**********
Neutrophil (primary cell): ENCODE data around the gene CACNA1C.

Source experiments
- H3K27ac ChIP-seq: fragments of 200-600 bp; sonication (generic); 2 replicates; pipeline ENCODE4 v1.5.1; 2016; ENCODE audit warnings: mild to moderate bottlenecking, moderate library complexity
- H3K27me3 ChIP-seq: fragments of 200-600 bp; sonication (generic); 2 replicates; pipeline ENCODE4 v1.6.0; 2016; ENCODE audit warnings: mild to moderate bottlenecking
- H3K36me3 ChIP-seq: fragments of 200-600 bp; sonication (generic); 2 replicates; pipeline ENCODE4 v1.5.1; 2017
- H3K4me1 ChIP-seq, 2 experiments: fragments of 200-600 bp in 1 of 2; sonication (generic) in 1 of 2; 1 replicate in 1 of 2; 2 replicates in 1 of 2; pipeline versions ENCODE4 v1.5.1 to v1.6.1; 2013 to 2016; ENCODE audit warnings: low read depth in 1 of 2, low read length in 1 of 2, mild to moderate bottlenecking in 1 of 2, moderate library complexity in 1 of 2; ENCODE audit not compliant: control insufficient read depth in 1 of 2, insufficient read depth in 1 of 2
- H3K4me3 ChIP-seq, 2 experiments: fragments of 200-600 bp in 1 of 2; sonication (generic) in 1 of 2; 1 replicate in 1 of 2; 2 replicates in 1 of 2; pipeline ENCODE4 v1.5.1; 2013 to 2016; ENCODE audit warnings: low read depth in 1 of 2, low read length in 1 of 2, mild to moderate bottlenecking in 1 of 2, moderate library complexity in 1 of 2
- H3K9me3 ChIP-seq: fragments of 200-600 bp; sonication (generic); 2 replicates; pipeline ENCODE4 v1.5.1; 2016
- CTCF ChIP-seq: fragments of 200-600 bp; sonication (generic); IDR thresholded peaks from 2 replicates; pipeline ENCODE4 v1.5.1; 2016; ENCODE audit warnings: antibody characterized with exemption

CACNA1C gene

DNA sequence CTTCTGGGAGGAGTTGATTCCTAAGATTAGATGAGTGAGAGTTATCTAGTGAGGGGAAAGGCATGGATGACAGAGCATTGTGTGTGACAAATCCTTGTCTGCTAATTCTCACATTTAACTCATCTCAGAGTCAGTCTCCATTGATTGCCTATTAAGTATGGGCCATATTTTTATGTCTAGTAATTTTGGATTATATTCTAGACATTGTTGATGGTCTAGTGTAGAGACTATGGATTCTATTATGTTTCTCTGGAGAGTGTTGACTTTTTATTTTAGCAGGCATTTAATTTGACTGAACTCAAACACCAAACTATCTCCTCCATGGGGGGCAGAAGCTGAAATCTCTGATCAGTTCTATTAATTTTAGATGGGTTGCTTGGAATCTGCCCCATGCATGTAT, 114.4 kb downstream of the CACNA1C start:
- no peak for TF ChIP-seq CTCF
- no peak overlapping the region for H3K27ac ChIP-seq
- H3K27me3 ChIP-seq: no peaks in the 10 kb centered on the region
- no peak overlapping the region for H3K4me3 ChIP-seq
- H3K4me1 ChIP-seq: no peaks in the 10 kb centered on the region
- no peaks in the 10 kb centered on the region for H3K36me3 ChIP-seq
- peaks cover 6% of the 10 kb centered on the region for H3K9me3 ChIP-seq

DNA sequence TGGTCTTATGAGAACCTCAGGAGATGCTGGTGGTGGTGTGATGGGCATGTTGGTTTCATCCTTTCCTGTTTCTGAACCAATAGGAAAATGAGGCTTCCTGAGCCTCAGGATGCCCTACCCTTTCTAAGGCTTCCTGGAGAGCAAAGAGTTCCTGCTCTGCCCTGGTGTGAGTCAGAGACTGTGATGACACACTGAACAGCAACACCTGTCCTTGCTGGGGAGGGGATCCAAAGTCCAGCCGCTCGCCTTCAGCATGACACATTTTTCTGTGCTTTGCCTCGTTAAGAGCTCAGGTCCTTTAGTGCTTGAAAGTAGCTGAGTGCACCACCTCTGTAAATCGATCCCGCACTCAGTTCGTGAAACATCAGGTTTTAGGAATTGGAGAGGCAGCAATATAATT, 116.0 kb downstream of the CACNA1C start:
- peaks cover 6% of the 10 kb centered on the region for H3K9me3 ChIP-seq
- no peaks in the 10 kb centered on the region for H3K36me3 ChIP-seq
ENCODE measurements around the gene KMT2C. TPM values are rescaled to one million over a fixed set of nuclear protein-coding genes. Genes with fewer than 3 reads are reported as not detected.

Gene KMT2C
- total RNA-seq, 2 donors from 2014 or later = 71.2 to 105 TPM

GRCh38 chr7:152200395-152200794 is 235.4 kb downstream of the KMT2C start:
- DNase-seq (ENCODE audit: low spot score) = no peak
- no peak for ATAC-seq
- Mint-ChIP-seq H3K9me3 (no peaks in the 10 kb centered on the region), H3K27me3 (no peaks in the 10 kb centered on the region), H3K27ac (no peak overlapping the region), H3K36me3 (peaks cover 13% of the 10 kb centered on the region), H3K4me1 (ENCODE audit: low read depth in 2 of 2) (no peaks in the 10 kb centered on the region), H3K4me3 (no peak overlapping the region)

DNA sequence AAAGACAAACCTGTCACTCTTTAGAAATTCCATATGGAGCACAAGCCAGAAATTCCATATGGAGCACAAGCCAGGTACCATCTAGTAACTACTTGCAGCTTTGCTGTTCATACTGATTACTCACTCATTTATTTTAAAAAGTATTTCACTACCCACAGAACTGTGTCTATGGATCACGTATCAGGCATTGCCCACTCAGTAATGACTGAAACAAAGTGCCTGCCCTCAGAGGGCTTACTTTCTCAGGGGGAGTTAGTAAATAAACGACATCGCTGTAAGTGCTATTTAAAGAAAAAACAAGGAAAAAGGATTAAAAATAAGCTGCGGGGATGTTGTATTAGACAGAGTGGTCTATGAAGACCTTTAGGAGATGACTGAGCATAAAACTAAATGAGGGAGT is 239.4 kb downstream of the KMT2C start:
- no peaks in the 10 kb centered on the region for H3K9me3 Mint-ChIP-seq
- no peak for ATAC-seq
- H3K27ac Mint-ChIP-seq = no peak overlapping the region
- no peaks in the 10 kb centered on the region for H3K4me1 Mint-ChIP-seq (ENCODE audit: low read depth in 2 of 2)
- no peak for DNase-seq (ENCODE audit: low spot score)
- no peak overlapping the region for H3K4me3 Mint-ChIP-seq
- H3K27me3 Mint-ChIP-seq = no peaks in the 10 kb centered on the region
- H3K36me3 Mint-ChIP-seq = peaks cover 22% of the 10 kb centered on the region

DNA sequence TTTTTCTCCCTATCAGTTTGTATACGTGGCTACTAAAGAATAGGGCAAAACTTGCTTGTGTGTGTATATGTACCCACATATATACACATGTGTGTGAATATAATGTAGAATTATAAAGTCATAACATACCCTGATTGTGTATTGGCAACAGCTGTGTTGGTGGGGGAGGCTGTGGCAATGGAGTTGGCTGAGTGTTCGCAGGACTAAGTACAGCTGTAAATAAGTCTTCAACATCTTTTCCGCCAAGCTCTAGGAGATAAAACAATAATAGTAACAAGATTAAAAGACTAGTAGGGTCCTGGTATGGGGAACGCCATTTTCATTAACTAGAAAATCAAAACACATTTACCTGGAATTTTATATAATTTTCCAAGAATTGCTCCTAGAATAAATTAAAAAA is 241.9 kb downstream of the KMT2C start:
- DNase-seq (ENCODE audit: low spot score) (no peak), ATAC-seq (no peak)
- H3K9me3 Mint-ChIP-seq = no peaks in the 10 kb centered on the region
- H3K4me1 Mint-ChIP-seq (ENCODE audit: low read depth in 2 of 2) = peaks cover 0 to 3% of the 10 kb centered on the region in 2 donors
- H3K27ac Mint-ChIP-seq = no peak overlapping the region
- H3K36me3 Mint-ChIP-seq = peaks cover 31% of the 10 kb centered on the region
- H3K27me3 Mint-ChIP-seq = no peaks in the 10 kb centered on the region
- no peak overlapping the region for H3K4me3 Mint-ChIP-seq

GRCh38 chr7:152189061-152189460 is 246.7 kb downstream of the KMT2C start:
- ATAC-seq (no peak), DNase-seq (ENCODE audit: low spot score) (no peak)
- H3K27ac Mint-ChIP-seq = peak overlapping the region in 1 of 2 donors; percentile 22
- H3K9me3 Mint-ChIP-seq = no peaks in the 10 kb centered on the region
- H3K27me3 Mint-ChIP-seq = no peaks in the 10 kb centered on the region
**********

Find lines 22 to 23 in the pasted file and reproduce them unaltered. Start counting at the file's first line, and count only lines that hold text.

ENCODE measurements around the gene KMT2C. TPM values are rescaled to one million over a fixed set of nuclear protein-coding genes. Genes with fewer than 3 reads are reported as not detected.

Gene KMT2C